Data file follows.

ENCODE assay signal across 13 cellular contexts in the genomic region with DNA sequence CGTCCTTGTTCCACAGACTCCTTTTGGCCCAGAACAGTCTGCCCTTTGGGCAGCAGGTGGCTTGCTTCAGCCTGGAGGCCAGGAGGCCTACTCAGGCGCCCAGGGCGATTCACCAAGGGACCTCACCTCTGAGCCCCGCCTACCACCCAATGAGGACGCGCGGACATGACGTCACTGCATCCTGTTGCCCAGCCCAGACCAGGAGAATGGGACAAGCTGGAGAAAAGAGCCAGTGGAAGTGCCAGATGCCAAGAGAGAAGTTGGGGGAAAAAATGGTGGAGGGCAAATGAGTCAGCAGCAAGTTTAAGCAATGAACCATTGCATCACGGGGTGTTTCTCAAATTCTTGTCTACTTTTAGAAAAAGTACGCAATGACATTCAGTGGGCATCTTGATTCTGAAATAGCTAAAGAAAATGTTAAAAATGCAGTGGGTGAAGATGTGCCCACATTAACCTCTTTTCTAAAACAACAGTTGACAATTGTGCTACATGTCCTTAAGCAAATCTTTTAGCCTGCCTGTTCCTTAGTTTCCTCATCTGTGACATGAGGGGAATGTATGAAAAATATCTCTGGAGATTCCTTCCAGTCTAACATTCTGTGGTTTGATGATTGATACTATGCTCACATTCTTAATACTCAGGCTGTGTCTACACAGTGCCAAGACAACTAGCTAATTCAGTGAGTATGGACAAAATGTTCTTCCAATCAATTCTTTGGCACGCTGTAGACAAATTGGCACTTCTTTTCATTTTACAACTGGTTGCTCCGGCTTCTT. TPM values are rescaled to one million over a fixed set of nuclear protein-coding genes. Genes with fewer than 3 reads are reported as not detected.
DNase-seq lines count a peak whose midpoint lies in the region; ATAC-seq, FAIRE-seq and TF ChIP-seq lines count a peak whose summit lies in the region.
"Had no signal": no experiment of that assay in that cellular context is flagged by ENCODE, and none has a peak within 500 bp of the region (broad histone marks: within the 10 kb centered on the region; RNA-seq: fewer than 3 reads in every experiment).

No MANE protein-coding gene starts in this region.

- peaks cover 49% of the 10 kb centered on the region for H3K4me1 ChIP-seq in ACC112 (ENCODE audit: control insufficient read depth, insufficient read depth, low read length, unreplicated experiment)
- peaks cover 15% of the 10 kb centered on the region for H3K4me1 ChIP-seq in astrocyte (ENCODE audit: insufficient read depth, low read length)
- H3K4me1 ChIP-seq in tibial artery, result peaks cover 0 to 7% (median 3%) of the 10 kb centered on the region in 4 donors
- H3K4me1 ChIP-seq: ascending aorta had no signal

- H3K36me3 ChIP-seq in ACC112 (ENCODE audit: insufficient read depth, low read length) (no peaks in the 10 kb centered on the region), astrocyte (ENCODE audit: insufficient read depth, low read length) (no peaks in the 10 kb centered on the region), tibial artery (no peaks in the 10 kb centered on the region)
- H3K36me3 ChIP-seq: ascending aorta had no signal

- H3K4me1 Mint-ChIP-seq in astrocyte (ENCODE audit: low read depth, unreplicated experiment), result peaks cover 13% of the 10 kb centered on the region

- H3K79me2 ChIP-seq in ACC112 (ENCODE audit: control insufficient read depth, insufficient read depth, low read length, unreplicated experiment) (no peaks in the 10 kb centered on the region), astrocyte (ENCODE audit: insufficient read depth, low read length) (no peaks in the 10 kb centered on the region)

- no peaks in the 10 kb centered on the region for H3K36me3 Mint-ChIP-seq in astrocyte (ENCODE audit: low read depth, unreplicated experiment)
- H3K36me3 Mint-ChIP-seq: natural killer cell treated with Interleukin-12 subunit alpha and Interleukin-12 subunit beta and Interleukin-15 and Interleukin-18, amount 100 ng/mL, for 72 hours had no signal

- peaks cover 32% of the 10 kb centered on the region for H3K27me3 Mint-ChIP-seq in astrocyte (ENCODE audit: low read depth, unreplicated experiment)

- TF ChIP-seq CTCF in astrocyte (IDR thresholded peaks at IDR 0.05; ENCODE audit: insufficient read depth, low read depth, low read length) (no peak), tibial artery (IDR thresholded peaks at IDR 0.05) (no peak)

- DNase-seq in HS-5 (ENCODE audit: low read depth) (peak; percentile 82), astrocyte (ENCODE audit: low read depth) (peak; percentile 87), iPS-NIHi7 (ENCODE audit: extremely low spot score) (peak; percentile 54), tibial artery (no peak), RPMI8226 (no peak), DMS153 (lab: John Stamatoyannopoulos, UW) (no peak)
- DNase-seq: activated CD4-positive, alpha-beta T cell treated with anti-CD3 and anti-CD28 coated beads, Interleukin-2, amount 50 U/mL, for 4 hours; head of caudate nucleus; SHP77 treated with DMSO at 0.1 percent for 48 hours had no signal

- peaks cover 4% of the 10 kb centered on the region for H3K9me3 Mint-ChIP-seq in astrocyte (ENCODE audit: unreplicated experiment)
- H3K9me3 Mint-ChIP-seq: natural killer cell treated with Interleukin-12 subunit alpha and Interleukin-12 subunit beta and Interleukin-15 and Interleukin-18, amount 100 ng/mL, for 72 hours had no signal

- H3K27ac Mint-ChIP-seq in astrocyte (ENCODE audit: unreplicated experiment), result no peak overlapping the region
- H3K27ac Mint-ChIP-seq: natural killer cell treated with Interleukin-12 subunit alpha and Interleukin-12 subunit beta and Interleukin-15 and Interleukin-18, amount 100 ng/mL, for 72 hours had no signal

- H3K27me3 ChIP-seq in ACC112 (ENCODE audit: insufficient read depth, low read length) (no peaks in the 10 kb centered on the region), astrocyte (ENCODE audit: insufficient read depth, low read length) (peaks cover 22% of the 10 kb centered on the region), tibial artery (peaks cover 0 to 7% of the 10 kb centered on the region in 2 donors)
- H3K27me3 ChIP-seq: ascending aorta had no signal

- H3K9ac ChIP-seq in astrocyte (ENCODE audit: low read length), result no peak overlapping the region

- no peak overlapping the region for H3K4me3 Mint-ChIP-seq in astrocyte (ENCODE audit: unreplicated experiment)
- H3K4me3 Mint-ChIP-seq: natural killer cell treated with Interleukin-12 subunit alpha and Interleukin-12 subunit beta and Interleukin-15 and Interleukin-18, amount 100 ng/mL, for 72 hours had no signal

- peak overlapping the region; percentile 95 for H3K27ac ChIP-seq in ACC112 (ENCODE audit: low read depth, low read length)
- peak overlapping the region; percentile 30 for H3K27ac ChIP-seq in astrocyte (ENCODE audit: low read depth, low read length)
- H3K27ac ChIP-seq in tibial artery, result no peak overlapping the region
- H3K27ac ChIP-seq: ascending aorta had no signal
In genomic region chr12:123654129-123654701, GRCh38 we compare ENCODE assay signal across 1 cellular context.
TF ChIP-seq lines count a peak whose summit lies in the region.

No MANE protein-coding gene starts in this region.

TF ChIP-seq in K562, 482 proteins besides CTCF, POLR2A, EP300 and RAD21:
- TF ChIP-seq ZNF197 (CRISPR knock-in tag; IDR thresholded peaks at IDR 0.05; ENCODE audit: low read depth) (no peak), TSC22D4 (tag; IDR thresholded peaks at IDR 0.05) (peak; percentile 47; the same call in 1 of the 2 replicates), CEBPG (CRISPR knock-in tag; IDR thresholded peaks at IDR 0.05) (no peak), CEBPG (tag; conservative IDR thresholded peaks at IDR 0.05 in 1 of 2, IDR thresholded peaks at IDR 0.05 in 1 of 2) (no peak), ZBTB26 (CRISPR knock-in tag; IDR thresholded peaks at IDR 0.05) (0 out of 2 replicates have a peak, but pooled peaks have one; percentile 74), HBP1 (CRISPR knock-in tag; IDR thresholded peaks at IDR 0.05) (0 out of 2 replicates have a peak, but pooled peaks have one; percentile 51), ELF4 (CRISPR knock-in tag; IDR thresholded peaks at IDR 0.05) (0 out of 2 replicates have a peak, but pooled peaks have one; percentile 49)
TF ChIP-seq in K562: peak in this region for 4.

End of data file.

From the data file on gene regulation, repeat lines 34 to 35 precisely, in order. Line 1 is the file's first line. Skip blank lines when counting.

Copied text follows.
No MANE protein-coding gene starts in this region.

TF ChIP-seq in K562, 482 proteins besides CTCF, POLR2A, EP300 and RAD21: